When it comes to food options in the area, he says, “Daisy’s Dream Kitchen is a quaint little place off West Coast Road that serves Peranakan cuisine. The curry fish head on the top floor of West Coast Plaza is pretty decent, too, and there’s a nice lechon place next to Clementi MRT station.

“On the same stretch, next to the NTUC, there’s a stall that sells really delightful barbecued wings. There’s also Clementi Market, West Coast Market and Ayer Rajah Food Centre — I don’t have to elaborate there.”

The three aforementioned malls aside, shopping in Clementi encompasses mostly “cheap household supplies”, though there is also “a nice Art Friend next to Clementi Polyclinic, and a wealth of aquarium supplies and pet stores around Clementi Avenue 2 to 6”.

Tan cautions: “There is just one cinema in Clementi, the woefully limited WE Cinemas at 321 Clementi. The tickets are slightly more expensive than average, even on weekdays.”

Coming to Clementi

Clementi has seen more modern developments in recent times, including condominium projects like The Trilinq and Parc Riviera.

The former is a 99-year leasehold, 755-unit development by IOI Group. Located on Jalan Lempeng, it is near schools such as Nan Hua Primary and Clementi Town Secondary, as well as The Clementi Mall and Clementi MRT station.

The latter, also a 99-year leasehold project, is situated at West Coast Vale. Developed by EL Development, it features 752 units and is expected to achieve its TOP (Temporary Occupation Permit) in 2020.

Damian Chia, Senior Marketing Director (Resale Division) at Edmund Tie & Company Property Network, says: “The Trilinq is close to Clementi MRT station, shopping malls, markets, schools and offices, and also one train stop from the future second CBD.

Wong Xian Yang, Head of Research and Consultancy at OrangeTee.com, concurs: “The Trilinq is within walking distance of the MRT station and is centrally located, meaning easy access to many amenities.

“Parc Riviera, on the other hand, is located along the fringes of Clementi and is therefore harder to access via public transport. Still, it is in closer proximity to amenities available in the neighbouring Jurong East.”

Clementi’s attractiveness, condos notwithstanding, is easy to pinpoint.

Chia says, “Clementi is mature estate and very well developed, with public transportation and other amenities everywhere. Another attractive aspect is its close proximity to offices and educational institutions, from primary to tertiary and even international schools.”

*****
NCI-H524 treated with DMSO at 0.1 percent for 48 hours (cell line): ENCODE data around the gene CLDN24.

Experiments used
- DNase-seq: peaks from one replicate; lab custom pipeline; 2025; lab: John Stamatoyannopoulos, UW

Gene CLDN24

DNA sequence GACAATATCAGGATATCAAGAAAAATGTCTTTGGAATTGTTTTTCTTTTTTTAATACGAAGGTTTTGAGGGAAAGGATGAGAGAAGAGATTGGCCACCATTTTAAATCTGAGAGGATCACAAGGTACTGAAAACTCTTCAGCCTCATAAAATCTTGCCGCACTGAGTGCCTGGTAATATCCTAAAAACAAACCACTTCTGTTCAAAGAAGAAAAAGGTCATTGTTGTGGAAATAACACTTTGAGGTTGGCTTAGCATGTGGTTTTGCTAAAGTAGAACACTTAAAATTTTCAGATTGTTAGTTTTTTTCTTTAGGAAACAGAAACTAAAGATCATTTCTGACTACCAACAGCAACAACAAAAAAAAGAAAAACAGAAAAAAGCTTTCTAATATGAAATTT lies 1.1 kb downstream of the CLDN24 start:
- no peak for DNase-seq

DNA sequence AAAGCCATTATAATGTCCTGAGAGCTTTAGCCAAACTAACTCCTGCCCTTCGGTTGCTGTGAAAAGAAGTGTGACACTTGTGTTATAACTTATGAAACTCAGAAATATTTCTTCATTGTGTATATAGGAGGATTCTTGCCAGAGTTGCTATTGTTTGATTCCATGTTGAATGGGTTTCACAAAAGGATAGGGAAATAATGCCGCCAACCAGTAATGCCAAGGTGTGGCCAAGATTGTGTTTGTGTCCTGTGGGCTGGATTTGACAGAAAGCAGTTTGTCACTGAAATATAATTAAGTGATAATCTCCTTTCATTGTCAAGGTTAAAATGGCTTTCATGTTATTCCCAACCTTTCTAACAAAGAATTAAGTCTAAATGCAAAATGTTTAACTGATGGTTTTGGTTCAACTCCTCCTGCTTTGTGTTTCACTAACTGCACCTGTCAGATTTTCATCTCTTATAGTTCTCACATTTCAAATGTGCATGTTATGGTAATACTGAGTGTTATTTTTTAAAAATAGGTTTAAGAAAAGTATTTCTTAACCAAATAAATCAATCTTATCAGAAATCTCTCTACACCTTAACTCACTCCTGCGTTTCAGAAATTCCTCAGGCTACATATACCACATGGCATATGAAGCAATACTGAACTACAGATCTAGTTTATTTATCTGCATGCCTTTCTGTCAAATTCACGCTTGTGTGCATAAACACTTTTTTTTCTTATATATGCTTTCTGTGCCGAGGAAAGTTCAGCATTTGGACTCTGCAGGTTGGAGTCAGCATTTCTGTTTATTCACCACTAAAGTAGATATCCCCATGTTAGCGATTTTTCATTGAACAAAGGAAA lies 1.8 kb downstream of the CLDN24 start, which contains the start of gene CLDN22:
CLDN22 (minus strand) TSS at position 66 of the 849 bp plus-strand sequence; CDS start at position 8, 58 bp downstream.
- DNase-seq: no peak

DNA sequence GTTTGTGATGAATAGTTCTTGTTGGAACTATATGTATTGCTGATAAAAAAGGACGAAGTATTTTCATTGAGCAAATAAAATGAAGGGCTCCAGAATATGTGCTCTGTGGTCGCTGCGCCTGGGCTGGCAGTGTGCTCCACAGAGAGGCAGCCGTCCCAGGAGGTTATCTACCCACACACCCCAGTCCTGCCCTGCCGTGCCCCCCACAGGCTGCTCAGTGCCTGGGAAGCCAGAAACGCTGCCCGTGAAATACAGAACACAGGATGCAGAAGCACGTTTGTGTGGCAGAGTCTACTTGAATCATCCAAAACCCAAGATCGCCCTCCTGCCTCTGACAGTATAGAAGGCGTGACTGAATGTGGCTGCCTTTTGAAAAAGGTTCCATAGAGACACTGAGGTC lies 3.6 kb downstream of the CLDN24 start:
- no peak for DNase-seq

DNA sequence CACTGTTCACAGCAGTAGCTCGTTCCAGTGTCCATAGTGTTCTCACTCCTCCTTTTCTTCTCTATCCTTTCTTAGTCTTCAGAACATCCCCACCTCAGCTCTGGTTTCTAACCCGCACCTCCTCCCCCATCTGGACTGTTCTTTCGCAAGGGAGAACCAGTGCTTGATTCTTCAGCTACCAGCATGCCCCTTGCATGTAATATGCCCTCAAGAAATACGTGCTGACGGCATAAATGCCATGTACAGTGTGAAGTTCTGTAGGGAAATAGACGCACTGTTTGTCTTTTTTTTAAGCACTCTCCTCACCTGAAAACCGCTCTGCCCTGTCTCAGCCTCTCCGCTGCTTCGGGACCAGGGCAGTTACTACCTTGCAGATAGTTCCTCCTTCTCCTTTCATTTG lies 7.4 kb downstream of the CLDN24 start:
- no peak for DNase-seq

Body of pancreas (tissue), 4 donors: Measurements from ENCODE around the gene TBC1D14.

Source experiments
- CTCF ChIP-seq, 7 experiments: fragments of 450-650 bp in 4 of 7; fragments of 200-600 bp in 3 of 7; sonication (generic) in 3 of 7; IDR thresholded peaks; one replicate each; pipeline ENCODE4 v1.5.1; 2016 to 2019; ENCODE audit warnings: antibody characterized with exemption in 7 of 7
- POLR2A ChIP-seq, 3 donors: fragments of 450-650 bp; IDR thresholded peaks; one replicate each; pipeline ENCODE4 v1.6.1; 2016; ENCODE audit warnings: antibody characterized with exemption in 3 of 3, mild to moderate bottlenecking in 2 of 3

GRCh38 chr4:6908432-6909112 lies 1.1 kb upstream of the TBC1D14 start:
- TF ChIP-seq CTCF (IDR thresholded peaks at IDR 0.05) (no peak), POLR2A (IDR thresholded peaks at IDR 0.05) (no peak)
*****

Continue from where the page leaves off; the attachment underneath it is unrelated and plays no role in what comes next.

According to Wong, “Clementi is a mature estate with plenty of amenities and good transportation links. Notable schools in the area include NUS, the Singapore Institute of Technology (SIT), Ngee Ann Polytechnic, as well as numerous secondary and primary schools.

“The residents of Clementi are able to shop at heartland malls such as CItyVibe, 321 Clementi, and The Clementi Mall, which is located right next to the MRT station. Various dining options are also available, ranging from coffee shops and hawker centres to restaurants.

“Groceries and daily necessities can be purchased from the 24-hour NTUC supermarkets located at Clementi Avenues 2 and 3. There is also a polyclinic in the same area. The integrated transport hub (with both an MRT station and a bus interchange) is centrally located, providing ease of access and facilitating the daily commute of various residents.”

An optimistic outlook

Overall, Clementi’s prospects look positive. Home price appreciation for the area will likely be good, given its maturity and limited land.

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Wong believes Clementi’s good locational attributes, as well as high demand amid limited supply, will prop prices up “despite strong economic headwinds. The positive effects from the development of Jurong East and one-north will also spill over into Clementi”, which is situated between the two growth centres.

 

The PropertyGuru News & Views This article was first published in the print version PropertyGuru News & Views. Download PDFs of full print issues or read more stories now!